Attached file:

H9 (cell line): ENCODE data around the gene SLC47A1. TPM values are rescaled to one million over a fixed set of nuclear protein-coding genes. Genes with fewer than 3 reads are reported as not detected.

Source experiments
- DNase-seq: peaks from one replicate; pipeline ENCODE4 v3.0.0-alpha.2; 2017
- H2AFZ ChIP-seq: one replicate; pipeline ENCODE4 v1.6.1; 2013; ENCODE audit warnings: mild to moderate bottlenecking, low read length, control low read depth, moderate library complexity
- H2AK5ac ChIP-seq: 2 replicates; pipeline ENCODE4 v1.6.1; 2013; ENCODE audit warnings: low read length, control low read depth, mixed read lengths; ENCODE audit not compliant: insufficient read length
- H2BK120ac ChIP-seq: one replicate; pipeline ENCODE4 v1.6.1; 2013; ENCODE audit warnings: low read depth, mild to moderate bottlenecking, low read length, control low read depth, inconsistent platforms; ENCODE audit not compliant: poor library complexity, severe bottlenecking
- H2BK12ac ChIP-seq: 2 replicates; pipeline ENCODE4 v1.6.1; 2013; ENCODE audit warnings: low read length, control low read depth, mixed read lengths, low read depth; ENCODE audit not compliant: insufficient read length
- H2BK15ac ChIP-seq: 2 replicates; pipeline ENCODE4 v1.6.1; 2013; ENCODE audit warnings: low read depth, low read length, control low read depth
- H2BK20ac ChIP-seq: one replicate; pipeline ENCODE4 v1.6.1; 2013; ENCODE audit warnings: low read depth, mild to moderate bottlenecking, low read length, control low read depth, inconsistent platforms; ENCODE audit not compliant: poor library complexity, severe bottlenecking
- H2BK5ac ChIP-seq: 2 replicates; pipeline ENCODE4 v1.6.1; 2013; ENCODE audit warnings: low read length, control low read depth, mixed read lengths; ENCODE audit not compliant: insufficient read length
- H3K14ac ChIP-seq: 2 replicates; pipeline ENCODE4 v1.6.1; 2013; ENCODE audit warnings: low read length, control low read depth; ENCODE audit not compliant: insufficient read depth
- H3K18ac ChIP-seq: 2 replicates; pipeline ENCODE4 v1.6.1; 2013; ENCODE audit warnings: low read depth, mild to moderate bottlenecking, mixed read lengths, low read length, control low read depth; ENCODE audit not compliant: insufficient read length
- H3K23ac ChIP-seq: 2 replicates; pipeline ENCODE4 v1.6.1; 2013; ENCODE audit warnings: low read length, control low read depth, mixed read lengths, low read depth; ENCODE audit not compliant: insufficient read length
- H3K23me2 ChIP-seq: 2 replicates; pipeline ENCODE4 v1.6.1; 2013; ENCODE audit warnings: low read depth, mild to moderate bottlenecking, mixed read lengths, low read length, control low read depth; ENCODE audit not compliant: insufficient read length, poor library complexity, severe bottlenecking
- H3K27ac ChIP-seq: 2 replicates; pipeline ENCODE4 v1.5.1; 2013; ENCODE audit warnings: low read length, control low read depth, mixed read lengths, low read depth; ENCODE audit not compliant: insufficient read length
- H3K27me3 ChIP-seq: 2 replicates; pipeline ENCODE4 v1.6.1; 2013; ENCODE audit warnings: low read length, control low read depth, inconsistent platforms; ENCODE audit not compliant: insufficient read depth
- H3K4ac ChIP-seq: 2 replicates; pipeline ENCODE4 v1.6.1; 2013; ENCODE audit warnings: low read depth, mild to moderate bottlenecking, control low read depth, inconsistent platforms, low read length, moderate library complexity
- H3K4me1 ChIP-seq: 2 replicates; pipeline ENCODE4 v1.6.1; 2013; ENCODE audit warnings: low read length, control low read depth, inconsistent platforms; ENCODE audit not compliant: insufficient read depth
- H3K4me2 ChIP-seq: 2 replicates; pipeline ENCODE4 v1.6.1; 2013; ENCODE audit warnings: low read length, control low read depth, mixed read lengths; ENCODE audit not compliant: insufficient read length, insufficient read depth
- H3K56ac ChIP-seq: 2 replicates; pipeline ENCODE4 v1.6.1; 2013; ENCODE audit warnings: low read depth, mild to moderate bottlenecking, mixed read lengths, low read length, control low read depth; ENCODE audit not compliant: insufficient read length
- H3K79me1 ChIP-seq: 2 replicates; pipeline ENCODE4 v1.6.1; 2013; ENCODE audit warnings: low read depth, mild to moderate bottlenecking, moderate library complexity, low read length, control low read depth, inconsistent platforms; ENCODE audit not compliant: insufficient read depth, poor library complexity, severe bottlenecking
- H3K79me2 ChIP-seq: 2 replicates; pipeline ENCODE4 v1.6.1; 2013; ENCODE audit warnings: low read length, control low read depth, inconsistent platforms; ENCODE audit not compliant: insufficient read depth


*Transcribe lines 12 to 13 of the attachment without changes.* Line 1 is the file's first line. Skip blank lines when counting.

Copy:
- H3K18ac ChIP-seq: 2 replicates; pipeline ENCODE4 v1.6.1; 2013; ENCODE audit warnings: low read depth, mild to moderate bottlenecking, mixed read lengths, low read length, control low read depth; ENCODE audit not compliant: insufficient read length
- H3K23ac ChIP-seq: 2 replicates; pipeline ENCODE4 v1.6.1; 2013; ENCODE audit warnings: low read length, control low read depth, mixed read lengths, low read depth; ENCODE audit not compliant: insufficient read length